Groups Outline Key Issues for Dissemination of Transcatheter Mitral Valve Therapies

Four cardiovascular professional societies have laid out the key issues facing the evolving field of transcatheter therapies for mitral valve regurgitation. The document, published online November 25, 2013, ahead of print in the Journal of the American College of Cardiology, provides a framework for discussion by the various stakeholders and future development of guidelines aimed at appropriate integration of the procedures into patient care.

Written by a committee co-chaired by Patrick T. O’Gara, MD, of Brigham and Women’s Hospital (Boston, MA), and John H. Calhoon, MD, of the University of Texas Health Science Center at San Antonio (San Antonio, TX), the statement represents the views of the leadership of the American College of Cardiology (ACC), the American Association for Thoracic Surgery, the Society for Cardiovascular Angiography and Interventions, and the Society of Thoracic Surgeons (STS).

“Both TAVR and transcatheter [mitral regurgitation] therapies represent transformative technologies that can extend care to select populations of patients considered [to be at] prohibitive risk for open surgery,” Dr. O’Gara said in a press release. “The lessons learned from the dissemination of TAVR will help guide a similar process for the integration of these transcatheter therapies for severe [mitral regurgitation] into clinical practice.”

Moreover, the authors say, “It is imperative that professional societies, industry, payers, and regulatory agencies work collaboratively to promote needed research and ensure that the technology is disseminated rationally and responsibly in the best interests of patients.”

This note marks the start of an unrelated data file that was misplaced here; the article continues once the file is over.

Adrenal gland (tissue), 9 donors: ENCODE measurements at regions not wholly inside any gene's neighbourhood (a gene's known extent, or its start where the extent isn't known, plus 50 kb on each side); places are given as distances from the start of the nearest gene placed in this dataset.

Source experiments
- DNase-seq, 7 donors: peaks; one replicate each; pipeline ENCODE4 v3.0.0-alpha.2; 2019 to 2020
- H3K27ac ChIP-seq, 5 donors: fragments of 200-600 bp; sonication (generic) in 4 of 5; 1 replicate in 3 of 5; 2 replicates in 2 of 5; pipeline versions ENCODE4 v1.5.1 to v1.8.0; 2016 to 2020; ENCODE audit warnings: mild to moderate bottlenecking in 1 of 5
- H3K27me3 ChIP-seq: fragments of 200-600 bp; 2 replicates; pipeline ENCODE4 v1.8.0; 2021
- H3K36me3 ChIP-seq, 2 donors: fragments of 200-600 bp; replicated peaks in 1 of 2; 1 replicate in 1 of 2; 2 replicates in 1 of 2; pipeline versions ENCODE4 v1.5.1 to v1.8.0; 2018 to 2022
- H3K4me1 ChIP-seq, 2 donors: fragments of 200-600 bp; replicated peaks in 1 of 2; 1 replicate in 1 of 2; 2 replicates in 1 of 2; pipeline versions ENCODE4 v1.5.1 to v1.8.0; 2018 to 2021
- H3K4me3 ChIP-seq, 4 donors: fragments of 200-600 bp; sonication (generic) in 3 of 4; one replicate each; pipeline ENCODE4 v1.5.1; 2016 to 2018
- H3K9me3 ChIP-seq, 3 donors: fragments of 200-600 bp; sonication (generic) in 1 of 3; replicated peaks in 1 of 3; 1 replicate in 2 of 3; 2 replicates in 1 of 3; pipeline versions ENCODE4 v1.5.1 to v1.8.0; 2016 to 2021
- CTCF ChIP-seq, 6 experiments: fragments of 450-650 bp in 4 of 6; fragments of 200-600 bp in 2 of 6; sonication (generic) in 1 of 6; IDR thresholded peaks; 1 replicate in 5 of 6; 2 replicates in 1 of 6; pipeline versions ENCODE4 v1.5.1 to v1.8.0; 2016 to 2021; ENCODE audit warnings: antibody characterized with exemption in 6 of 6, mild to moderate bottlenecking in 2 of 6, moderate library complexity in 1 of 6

Setting the Agenda

The authors identify a number of key issues to be considered in preparation for future practice guidelines, expert consensus statements, and requirements for training, operator credentialing, and institutional policies.

The document makes the following broad recommendations:

  • Regional heart valve referral centers of excellence should be established, defined in part by the competence and experience of the individual members of a dedicated multidisciplinary heart team. In addition, the availability of new devices and reimbursement for their application should be limited to centers that meet national criteria.
  • All patients referred for consideration for transcatheter therapy should follow the same evaluation and treatment pathways in order to promote consistency, reduce variability, and allow for more uniform reporting of results. Specific protocols for pre-, intra, and post-procedural patient assessment and care should be in place along with clear delineation of the roles of the individual heart team members. Moreover, a collaborative process for shared decision-making with patients should be established.
  • All referral centers should be required to participate in the ongoing ACC/STS TVT registry to benchmark quality and enable outcomes and cost analysis, as well as comparative effectiveness research.